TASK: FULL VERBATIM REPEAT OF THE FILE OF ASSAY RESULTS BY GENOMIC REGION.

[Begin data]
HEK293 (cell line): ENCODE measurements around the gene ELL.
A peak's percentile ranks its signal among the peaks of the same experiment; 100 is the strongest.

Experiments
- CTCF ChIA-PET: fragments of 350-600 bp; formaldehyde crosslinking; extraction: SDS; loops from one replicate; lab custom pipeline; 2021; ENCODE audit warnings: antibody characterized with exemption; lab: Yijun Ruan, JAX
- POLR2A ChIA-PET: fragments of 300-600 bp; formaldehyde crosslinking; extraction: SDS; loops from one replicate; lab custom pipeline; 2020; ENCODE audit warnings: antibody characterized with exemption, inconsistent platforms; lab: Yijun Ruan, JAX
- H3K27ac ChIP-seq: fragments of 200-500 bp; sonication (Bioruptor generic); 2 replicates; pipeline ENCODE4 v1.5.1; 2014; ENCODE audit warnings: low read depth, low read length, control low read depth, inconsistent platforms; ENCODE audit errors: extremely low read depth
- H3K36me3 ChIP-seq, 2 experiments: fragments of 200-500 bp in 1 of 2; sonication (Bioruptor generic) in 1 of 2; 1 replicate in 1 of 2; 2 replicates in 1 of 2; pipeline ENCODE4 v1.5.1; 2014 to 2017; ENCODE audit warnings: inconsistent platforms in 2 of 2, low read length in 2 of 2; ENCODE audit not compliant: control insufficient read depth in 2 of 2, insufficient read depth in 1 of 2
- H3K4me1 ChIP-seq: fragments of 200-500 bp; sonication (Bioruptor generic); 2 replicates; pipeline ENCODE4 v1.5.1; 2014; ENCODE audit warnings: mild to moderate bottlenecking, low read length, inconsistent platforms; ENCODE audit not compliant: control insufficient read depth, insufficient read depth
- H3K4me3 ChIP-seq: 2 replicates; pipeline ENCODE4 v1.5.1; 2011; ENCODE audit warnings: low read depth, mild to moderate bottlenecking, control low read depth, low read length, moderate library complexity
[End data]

HEK293 (cell line): ENCODE measurements around the gene ELL.
A peak's percentile ranks its signal among the peaks of the same experiment; 100 is the strongest.

Experiments
- CTCF ChIA-PET: fragments of 350-600 bp; formaldehyde crosslinking; extraction: SDS; loops from one replicate; lab custom pipeline; 2021; ENCODE audit warnings: antibody characterized with exemption; lab: Yijun Ruan, JAX
- POLR2A ChIA-PET: fragments of 300-600 bp; formaldehyde crosslinking; extraction: SDS; loops from one replicate; lab custom pipeline; 2020; ENCODE audit warnings: antibody characterized with exemption, inconsistent platforms; lab: Yijun Ruan, JAX
- H3K27ac ChIP-seq: fragments of 200-500 bp; sonication (Bioruptor generic); 2 replicates; pipeline ENCODE4 v1.5.1; 2014; ENCODE audit warnings: low read depth, low read length, control low read depth, inconsistent platforms; ENCODE audit errors: extremely low read depth
- H3K36me3 ChIP-seq, 2 experiments: fragments of 200-500 bp in 1 of 2; sonication (Bioruptor generic) in 1 of 2; 1 replicate in 1 of 2; 2 replicates in 1 of 2; pipeline ENCODE4 v1.5.1; 2014 to 2017; ENCODE audit warnings: inconsistent platforms in 2 of 2, low read length in 2 of 2; ENCODE audit not compliant: control insufficient read depth in 2 of 2, insufficient read depth in 1 of 2
- H3K4me1 ChIP-seq: fragments of 200-500 bp; sonication (Bioruptor generic); 2 replicates; pipeline ENCODE4 v1.5.1; 2014; ENCODE audit warnings: mild to moderate bottlenecking, low read length, inconsistent platforms; ENCODE audit not compliant: control insufficient read depth, insufficient read depth
- H3K4me3 ChIP-seq: 2 replicates; pipeline ENCODE4 v1.5.1; 2011; ENCODE audit warnings: low read depth, mild to moderate bottlenecking, control low read depth, low read length, moderate library complexity